Archive for May, 2009
Well… J commented that I was late for my weekly post… and I am (in fact, he added I kept talking about my delays, which is also true). It just seems that my relationship with blogging is still not fully established. I suppose my comments about this issue are part of my personal take on this particular “place” 🙂
So, the theme today concerns what Sellen et al. (the original report lead to a ACM paper) consider to be “the end of interface stability”. Basically, it is quite obvious that today we can find a plethora of different devices and corresponding ways of interacting with the representations they convey. The boundaries of the actual interface between the device and the person is being re-shaped (for example with wearable computational devices or even embedded in our bodies), but also the progressive trend to include computational power/properties/opportunities in everyday objects. Furthermore, the authors also draw the attention to the increasing inter-relationship between the devices themselves, with, quite obviously, its own consequences to the user.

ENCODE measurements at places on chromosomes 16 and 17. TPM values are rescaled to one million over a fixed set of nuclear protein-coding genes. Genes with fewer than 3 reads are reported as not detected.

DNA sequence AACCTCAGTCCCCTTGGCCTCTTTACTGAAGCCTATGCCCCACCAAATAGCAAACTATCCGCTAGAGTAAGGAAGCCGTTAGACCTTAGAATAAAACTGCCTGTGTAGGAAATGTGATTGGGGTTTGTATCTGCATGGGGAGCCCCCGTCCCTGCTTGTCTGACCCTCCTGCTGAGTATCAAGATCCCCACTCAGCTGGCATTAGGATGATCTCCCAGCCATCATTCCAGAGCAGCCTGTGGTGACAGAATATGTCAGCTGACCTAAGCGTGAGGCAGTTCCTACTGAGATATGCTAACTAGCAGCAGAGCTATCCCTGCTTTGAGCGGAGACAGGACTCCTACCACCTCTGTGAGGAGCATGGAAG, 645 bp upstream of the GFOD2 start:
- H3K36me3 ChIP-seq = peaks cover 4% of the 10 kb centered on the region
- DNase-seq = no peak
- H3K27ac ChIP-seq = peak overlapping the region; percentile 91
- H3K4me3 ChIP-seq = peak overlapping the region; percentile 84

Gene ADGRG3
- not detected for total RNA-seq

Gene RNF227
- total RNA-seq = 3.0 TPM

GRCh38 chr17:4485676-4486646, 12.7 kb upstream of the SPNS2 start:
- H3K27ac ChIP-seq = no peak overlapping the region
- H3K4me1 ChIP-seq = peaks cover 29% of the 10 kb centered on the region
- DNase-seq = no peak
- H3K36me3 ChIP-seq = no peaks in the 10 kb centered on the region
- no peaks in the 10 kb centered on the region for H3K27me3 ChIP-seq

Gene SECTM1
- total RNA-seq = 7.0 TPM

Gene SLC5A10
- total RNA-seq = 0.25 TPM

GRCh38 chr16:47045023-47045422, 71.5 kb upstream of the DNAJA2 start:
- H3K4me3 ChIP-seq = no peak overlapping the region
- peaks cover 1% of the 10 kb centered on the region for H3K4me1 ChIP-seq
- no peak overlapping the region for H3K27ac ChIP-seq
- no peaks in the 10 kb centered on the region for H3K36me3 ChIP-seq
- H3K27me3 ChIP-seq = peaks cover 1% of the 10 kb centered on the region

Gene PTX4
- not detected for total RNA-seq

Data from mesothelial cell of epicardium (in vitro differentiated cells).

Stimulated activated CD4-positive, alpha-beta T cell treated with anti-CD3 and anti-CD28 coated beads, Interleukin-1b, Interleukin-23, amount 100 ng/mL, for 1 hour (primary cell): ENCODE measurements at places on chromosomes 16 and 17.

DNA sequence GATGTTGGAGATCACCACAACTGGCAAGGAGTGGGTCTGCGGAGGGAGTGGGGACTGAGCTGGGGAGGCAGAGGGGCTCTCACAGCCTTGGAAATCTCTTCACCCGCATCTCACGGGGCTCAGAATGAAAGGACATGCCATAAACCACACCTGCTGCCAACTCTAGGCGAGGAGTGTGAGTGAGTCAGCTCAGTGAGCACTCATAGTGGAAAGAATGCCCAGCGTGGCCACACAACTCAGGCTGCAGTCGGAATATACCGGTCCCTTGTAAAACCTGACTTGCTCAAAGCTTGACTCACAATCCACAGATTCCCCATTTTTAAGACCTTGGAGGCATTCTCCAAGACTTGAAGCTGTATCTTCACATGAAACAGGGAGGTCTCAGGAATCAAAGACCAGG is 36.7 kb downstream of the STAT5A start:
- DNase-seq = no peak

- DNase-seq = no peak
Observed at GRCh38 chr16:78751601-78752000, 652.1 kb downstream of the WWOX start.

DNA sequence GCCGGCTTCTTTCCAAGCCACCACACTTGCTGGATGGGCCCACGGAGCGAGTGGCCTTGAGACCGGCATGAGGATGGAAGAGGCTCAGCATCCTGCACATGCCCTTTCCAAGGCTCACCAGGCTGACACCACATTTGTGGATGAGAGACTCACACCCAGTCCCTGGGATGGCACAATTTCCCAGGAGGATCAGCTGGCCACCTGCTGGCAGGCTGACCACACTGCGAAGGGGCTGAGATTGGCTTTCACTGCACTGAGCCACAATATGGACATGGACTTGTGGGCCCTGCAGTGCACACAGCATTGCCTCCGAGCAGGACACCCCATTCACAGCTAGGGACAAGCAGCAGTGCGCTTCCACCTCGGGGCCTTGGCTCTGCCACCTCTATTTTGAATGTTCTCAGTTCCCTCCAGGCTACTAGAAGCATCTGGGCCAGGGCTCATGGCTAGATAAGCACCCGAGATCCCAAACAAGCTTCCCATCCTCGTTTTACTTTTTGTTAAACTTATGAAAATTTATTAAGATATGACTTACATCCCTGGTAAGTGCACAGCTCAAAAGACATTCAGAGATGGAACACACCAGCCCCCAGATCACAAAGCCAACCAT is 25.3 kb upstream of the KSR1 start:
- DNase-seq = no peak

For an interaction designer these are exciting times, since to some extent, it seems one is free from the closed space of strict guidelines etc etc. As people get used to being experimental with new devices the opportunities for creativity seem to increase. However, I also wonder what are the commonalities “hidden” in distinct devices and interfaces… what makes it immediately “transparent” for action? Recently I was observing my 8 years old daughter picking a mobile phone and start to do stuff… well, I remember when I had to read the manual to start using it.
In relation to the values, all these advances pose challenging questions regarding users’ ability to control, own, and publicize. Not long ago I was in a conference where one speaker pointed out that privacy could soon be turned into a commodity. Although I must admit I did not feel confortable with the idea, to the very least people must be fully aware of the choices, and be able to explore these boundaries. It is not enough to be usable, the consequences of use need to be transparent as well.